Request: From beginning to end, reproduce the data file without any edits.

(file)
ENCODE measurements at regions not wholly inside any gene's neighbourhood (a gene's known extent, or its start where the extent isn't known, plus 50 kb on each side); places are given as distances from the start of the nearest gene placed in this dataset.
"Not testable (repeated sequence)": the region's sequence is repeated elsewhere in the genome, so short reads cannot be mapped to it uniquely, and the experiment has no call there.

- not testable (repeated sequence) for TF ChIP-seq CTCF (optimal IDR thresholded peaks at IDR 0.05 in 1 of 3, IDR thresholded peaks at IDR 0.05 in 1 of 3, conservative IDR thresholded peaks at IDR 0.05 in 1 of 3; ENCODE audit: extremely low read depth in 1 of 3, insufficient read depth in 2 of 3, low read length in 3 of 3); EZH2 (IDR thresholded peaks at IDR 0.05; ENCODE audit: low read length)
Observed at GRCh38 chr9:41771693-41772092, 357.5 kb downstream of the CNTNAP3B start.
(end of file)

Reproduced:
ENCODE measurements at regions not wholly inside any gene's neighbourhood (a gene's known extent, or its start where the extent isn't known, plus 50 kb on each side); places are given as distances from the start of the nearest gene placed in this dataset.
"Not testable (repeated sequence)": the region's sequence is repeated elsewhere in the genome, so short reads cannot be mapped to it uniquely, and the experiment has no call there.

- not testable (repeated sequence) for TF ChIP-seq CTCF (optimal IDR thresholded peaks at IDR 0.05 in 1 of 3, IDR thresholded peaks at IDR 0.05 in 1 of 3, conservative IDR thresholded peaks at IDR 0.05 in 1 of 3; ENCODE audit: extremely low read depth in 1 of 3, insufficient read depth in 2 of 3, low read length in 3 of 3); EZH2 (IDR thresholded peaks at IDR 0.05; ENCODE audit: low read length)
Observed at GRCh38 chr9:41771693-41772092, 357.5 kb downstream of the CNTNAP3B start.